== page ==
I had a friend disagree with me once about prompting to apologize to others. Her philosophy was “fake it til you make it”. Really? I am in total disagreement. I don’t believe we can learn and develop the values of caring for others, respecting others etc. on the basis of ‘faking it’. Do we really want to develop our inner, most compassionate selves by regurgitating meaningless autopilot responses because someone forced us to? No.

    We need only have some good, consistent examples around us so that we can tap into our true, empathic selves. And the foundation of being able to tap into ourselves, un-distracted by fear of punishment, etc. is trust. The child needs to trust that they are safe. Safe to make their own mistakes and choices. Safe to learn from them. Not just safe from being beaten, safe from being manipulated, safe from being coerced, safe from being ridiculed, safe from having love taken away from them (which is what I think is the only thing a child learns from being put in time-out: when I’m “bad”, I don’t deserve comfort from mama, I deserve to be “put away” from everyone).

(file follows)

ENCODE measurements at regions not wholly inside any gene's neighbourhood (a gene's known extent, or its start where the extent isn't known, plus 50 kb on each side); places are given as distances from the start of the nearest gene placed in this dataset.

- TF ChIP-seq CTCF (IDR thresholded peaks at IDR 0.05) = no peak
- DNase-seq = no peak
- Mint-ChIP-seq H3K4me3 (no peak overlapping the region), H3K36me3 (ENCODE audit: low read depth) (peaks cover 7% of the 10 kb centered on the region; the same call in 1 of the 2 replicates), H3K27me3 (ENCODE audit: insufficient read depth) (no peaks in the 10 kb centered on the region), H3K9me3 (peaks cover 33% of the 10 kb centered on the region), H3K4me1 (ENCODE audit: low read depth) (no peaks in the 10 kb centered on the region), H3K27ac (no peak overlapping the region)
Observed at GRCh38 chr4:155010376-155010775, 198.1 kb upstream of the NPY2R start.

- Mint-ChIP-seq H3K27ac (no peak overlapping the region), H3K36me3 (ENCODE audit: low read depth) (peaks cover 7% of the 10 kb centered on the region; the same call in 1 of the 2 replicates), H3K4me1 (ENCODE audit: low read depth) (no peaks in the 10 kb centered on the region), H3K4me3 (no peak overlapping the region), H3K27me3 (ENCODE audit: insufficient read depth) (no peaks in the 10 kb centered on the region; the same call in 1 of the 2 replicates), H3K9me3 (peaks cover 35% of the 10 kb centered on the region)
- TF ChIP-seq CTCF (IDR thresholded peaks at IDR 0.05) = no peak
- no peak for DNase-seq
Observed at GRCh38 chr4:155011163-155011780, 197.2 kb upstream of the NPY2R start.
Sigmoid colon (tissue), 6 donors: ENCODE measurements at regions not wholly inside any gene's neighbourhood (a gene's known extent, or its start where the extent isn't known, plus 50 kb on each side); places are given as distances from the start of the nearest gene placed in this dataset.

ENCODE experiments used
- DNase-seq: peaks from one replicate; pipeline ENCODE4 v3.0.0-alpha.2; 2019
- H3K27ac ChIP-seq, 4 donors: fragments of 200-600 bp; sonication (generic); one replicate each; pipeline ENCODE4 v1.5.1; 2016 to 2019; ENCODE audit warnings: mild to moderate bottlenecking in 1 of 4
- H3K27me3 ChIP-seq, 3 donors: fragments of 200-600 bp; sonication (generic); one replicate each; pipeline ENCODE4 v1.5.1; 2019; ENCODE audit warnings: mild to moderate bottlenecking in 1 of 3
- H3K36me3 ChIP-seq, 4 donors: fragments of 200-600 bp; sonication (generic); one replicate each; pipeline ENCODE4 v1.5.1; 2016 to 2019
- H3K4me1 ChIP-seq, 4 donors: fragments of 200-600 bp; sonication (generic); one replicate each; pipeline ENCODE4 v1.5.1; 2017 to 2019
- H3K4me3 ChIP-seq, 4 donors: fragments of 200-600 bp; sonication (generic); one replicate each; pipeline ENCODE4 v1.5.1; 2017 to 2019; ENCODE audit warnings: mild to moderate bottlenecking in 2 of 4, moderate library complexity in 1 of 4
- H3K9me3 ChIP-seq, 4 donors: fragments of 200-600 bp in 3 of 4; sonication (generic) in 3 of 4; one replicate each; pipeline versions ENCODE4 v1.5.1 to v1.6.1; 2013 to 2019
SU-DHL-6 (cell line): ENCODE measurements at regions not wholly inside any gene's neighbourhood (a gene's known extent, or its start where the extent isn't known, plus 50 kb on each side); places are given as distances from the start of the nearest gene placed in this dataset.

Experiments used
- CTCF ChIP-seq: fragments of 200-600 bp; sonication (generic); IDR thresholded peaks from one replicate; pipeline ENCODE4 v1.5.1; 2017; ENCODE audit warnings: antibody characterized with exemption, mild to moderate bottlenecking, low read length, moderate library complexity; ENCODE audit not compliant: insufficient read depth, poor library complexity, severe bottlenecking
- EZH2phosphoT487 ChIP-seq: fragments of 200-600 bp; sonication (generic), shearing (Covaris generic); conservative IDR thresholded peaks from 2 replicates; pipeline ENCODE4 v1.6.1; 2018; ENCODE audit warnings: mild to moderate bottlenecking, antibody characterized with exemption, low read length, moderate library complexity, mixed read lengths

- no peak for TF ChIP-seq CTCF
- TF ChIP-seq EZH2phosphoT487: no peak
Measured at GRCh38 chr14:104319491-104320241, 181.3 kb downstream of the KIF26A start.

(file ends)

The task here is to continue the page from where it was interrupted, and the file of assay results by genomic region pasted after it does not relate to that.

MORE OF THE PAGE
Okay, I could go on, but I might be better to get my breakfast. Thanks for the post, Annie. Keep em coming.

  4. M says:

    Thank you for your post. I am most earnest to learn from those who have more experience than I do. I am personally afraid that when I NEED them to help me with something they won’t. I mean, face it, I do all sorts of things everyday that I don’t want to do. Like change diapers or make supper when I am tired or sick. I do these things because I know that their needs NEED to be met. What do I do or how do I handle the feelings that come with them refusing to meet my needs? Like if I finally get to have the girls over for an evening and they refuse to help tidy or to even let me get what I need to get done.